Cameron Heyward, the veteran Pittsburgh Steelers defensive lineman, remembers that when he was selected in the first round of the 2011 N.F.L. draft, the most popular betting event was the N.C.A.A. Division I men’s basketball tournament, which attracts millions of casual fans in the United States through bracket pools among friends and co-workers.
The league had policies back then to restrict gambling among players and others in the sport, saying that it would risk damaging the integrity of the game. But, Heyward believed at the time, the guidance was less of a big deal because betting was not as widely available.
“I honestly never really saw it as the gambling policy related to football,” Heyward said last week in an interview at his team’s training camp. “But it’s really taken off, and you have to make sure you’re up-to-date on what you can and cannot do.”
The Supreme Court in 2018, seven years after Heyward was drafted, struck down a law that prohibited sports betting in most states. Since then, betting has quickly become intertwined with both the sport and the league as numerous states have begun allowing legal sports books.
The N.F.L. has direct sponsorship agreements with three sports betting companies, and it has increased the branding on game broadcasts and other programming. Television viewers are bombarded with ads from sports books, offering promotional incentives and pushing mobile apps. At least two teams — the Washington Commanders and the Arizona Cardinals — have sports books on their stadium grounds.
But the N.F.L.’s embrace of sports gambling is jarringly different from its heavy-handed discipline of its players who have broken the league’s rules against betting.
Since April, the league has suspended at least seven players indefinitely for betting on N.F.L. games, in violation of its gambling policy. Those players can apply for reinstatement after the 2023 season. It also suspended at least three players, including the second-year Detroit Lions receiver Jameson Williams, for betting on other sports at their team facility.
The league says the strict approach to players, coaches and staff who bet on games is needed to protect the sanctity of the sport — the fundamental proposition that the games contested for the entertainment of fans are real competitions without predetermined outcomes.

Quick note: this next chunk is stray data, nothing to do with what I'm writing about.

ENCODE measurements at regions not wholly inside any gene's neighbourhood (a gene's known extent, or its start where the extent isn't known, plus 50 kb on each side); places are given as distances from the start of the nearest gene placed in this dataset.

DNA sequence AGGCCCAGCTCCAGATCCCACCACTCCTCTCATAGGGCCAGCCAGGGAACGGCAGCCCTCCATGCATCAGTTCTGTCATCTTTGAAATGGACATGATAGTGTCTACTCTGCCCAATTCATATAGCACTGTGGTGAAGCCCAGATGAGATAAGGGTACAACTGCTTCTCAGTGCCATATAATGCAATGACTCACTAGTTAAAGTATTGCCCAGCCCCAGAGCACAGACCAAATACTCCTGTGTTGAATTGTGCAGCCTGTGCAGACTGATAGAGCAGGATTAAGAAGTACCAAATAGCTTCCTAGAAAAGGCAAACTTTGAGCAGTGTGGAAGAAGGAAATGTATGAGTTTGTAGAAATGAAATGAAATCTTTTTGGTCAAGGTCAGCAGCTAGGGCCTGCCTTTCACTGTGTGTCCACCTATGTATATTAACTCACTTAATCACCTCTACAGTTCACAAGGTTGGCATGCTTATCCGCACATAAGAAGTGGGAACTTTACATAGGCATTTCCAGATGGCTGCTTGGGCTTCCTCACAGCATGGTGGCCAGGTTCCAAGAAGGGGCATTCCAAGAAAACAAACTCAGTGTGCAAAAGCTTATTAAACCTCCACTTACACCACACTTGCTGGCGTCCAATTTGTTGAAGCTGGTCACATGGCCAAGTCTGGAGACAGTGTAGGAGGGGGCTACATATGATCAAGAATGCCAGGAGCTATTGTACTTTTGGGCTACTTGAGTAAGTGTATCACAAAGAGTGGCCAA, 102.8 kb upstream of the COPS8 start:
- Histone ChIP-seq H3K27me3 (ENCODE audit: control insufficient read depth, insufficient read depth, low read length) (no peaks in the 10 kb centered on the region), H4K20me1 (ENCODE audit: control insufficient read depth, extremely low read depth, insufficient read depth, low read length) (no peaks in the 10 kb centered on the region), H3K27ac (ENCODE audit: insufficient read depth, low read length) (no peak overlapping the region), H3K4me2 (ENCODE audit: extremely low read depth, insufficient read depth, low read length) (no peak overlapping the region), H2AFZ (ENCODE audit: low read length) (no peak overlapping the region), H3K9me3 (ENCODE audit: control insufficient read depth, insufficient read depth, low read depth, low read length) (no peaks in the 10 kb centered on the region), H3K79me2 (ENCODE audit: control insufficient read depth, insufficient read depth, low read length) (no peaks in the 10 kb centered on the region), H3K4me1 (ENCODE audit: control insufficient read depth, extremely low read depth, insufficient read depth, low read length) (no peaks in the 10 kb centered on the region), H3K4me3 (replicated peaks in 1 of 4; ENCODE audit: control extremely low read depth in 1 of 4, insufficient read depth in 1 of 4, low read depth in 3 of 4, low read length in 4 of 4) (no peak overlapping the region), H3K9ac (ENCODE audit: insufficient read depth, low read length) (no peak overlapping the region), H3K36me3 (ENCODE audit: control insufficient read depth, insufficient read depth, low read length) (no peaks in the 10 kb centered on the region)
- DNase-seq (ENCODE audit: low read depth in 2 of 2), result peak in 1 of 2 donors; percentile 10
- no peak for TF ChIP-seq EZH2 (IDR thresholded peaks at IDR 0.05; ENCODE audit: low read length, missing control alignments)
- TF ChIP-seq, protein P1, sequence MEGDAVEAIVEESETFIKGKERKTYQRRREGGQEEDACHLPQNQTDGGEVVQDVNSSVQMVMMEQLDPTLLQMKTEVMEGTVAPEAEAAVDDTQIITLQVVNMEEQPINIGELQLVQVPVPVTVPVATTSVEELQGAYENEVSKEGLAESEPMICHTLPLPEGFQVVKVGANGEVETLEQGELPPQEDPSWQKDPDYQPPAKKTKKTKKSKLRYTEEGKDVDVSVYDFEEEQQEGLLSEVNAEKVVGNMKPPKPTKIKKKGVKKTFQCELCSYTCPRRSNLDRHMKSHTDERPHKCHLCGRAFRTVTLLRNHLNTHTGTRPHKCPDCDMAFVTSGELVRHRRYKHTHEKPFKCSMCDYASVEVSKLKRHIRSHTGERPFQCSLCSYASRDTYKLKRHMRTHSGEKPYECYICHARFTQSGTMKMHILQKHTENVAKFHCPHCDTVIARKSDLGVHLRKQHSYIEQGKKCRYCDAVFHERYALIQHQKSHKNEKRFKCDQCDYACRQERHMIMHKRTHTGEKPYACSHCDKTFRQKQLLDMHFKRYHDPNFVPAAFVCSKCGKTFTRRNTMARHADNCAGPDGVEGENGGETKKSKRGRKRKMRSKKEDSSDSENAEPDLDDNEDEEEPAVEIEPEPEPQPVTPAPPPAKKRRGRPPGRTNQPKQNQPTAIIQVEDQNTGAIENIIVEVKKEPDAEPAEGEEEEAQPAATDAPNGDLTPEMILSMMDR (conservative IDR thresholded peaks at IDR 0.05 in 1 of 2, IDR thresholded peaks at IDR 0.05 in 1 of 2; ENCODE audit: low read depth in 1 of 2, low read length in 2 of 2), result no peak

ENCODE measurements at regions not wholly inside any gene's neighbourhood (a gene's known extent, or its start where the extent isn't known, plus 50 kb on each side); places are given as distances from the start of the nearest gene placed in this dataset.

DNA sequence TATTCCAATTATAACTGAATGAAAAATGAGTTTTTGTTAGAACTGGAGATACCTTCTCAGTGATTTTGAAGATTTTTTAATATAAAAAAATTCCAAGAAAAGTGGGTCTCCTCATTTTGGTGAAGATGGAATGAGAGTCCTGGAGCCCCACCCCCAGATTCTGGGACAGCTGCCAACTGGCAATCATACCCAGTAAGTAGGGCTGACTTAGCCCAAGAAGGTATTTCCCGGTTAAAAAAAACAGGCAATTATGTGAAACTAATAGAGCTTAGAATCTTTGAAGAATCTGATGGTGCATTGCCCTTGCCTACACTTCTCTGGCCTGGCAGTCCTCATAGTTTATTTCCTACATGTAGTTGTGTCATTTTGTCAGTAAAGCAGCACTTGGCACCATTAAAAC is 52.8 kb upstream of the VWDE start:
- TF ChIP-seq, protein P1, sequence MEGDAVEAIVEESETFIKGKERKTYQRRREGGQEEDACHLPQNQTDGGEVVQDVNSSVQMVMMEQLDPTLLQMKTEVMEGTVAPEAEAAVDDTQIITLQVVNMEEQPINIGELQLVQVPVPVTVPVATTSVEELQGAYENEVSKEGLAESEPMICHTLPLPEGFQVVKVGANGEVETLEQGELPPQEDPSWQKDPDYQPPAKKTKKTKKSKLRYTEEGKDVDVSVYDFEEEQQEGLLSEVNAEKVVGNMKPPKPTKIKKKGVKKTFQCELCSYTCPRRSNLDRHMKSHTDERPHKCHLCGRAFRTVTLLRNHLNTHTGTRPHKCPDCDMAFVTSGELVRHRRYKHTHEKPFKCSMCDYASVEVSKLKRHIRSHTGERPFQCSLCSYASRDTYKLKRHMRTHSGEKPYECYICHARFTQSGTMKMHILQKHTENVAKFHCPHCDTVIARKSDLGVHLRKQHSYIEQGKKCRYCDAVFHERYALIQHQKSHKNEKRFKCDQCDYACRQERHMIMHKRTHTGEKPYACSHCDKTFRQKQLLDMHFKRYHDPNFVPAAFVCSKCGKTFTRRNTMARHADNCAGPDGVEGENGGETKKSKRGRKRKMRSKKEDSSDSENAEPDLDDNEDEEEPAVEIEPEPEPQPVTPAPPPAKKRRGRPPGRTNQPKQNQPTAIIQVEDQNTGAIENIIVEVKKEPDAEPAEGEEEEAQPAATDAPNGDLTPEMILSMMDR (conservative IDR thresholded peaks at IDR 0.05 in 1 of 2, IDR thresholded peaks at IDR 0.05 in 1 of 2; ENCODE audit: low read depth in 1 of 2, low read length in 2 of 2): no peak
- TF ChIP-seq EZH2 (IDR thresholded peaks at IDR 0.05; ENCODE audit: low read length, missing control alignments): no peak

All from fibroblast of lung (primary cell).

But that approach has also raised questions about fairness, the idea of integrity and the league’s policing of athletes who have grown up with smartphones and with fewer restrictions in their adult lives than even slightly older players like Heyward.
The aftermath has left coaches and players trying to prevent more suspensions and questioning the league’s effectiveness at relaying its policy and its consequences.
Coach Sean Payton of the Denver Broncos told USA Today that it was a “shame” to have players suspended for extended periods because the league had not communicated its policies well.
“When you have a bunch of players getting D’s, you have to start looking at the message,” Payton said after one of his players was suspended in July. “And we’ve had a lot of D’s in our league this year with this policy.”
Some players struggle to differentiate between the league’s prohibition for its employees and its wider institutional acceptance of the sports betting industry. Williams said he was “not aware” of the league’s gambling policy, even though it is detailed in the N.F.L.’s collective bargaining agreement and included in every player contract.
For decades, the N.F.L. shunned affiliations with gambling and lobbied against betting expansion in the United States. Since the Supreme Court struck down the law that prohibited legalized sports betting, teams have rushed to sign sponsorships with casinos and sports books and, in 2021, the N.F.L. formed partnerships with DraftKings, FanDuel and Caesars Entertainment, reportedly worth nearly $1 billion across five years.